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LeBron became free agent to fuel his ego, and it's out of control

LeBron James' free agency has been the ultimate sports story for the Twitter age: constant updates, very little new information. The league thinks he's going to Chicago! Pat Riley is angling for him! The Nets want him to have his own Russian province! The Knicks heard he loves pretzels that taste like soot!

The closer you get to the story, the harder it is to see: you focus on all the nuggets and whispers, the seeds that William "Worldwide" Wesley is planting in people's heads, and you lose sight of what really matters. But the big picture has never changed. LeBron James is desperate for adoration. It sounds like dime-store psychoanalysis, but how else can you explain a man holding a one-hour nationally televised special just so he can tell people where he will be?

As you try to figure out James' next piece of real estate, remember the three most important things: adoration, adoration, adoration.

And this is why I believe he will stay in Cleveland.

He did not need to become a free agent to stay in Cleveland, of course. He could have signed an extension a year ago. But, paradoxically, I think James will stay in Cleveland for the same reason he was determined to become a free agent: he needs that adoration.

James says his first priority is winning, but he isn't stupid -- he knows that is what he is supposed to say. He has talked about New York being his favorite city, and Brooklyn his favorite borough, but that mostly accomplished two things:

1. It got New York excited about him, and let's face it: New York was not going to get excited about him signing an extension with Cleveland a year before he became a free agent.

2. It made Cleveland scared to lose him, and let's face it: Cleveland was not going to create a frenzy around getting him to sign an extension a year before he became a free agent. Cleveland is a wonderful city, but it is also the city most likely to worry about losing its savior to New York or L.A. James, a native son, knows this as well as anybody. And he has used it to pump more adoration out of a city that has already given him plenty.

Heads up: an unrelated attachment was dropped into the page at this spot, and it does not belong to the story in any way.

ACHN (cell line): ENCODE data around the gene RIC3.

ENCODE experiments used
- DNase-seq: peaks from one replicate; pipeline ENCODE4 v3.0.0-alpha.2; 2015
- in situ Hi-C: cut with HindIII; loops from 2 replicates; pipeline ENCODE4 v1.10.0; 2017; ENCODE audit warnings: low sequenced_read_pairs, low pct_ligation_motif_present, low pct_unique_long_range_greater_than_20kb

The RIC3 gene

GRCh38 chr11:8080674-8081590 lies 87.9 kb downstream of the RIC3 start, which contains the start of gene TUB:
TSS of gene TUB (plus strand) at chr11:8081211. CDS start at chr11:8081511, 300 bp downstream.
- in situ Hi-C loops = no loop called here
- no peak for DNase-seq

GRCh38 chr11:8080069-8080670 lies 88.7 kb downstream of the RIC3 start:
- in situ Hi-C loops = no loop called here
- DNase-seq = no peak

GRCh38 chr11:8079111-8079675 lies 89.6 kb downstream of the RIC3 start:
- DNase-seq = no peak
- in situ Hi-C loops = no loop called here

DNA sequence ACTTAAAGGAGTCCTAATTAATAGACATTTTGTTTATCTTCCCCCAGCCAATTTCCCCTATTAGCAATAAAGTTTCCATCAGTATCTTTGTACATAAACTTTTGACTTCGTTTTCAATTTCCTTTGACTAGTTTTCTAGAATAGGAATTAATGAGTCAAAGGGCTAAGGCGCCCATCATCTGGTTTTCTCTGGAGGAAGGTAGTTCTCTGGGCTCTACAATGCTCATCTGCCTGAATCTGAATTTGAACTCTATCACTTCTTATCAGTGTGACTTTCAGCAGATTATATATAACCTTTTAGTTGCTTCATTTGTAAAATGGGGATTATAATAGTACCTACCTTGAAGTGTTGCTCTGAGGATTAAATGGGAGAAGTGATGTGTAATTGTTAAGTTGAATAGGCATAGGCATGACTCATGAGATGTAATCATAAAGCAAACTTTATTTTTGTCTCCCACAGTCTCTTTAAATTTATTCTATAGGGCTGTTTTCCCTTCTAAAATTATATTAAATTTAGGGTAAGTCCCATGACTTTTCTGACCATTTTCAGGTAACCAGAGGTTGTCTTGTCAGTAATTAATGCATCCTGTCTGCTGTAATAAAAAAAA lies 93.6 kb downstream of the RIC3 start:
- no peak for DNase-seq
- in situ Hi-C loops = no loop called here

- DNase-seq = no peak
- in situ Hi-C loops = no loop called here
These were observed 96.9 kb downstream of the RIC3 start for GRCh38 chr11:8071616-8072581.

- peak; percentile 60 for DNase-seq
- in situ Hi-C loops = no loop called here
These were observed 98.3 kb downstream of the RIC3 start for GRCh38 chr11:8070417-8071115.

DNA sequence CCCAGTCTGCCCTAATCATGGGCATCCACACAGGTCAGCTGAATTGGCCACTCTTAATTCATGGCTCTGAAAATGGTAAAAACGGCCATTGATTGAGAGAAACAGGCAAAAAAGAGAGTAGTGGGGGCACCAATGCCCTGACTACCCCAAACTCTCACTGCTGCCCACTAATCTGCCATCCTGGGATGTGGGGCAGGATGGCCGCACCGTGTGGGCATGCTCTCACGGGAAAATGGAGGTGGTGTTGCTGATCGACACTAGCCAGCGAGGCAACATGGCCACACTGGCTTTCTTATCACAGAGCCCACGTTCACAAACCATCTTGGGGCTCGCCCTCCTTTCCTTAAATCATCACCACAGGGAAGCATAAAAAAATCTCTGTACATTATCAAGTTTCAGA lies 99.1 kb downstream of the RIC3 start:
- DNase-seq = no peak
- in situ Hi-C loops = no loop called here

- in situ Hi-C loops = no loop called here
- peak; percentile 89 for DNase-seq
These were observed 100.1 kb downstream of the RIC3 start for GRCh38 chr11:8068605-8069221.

Does he really have the guts to dump his home team on national television? Even James must realize what a public relations disaster that would be.

If he joins Dwyane Wade and Chris Bosh in Miami, he will never be the hero there that he is in Cleveland. If he goes to Chicago, he'll never be the hero that Michael Jordan was.

If James goes to New York, most of the country will never adore him; imagine the backlash if Jordan had gotten tired of Bill Cartwright and Stacey King and ditched Chicago to play with Patrick Ewing on the Knicks.

If James goes to New Jersey, he'll be building from scratch again, and the whole country will laugh. The man said winning was his first priority. How can he ditch a team that won 61 games for one that won 12?

In the end, James will do the right thing in the wrong way. He should have committed to Cleveland a year ago. He would have avoided the backlash that has already come his way, and he might have played that Game 5 of the Eastern Conference semifinals against Boston this spring with a clear mind and taken his team to the Finals.

But free agency was never a means to an end for James. It was an end unto itself. James, or the people around him, was convinced that he needed the whole world to hang on his future. He needed to let you know on Twitter, that "the Real King James is in the Building." But the real king was Michael Jordan, and he never needed to call himself king. As best as I can remember, Jordan never said he wanted to become a billionaire. He never hinted about getting out of Chicago so he could play with more talent. That's not to say that Jordan did not think of himself as the king -- he most certainly did. And his business aspirations were well-documented.

But Jordan had a different kind of ego. LeBron needs the adoration. Jordan needed to dominate. When Jordan ended his baseball career and returned to the NBA, he did not go on Larry King or feed speculation for months. He put out a two-word press release: "I'm back." He knew that was enough. He knew that what the world really wanted was Jordan on a basketball court, not Jordan in an hour-long TV special.

In so many ways, LeBron James should be a better player than Michael Jordan -- he is two inches taller and 35 pounds heavier, just about as explosive, a better shooter at this age and with better court vision. But if you could somehow suspend the laws of time and space and get the 25-year-old Jordan and the 25-year-old James on the same court, you would have to go with M.J., because he wouldn't worry about pregame theatrics or postgame speculation. He would spend every minute trying to rip James' heart out.

LeBron James got what he wanted: adoration, adoration, adoration. And maybe I'm wrong, but I really think Cleveland will get what it wants: another half-dozen years of LeBron James. It should be the perfect marriage. It's just too bad that James is such a shameless flirt.

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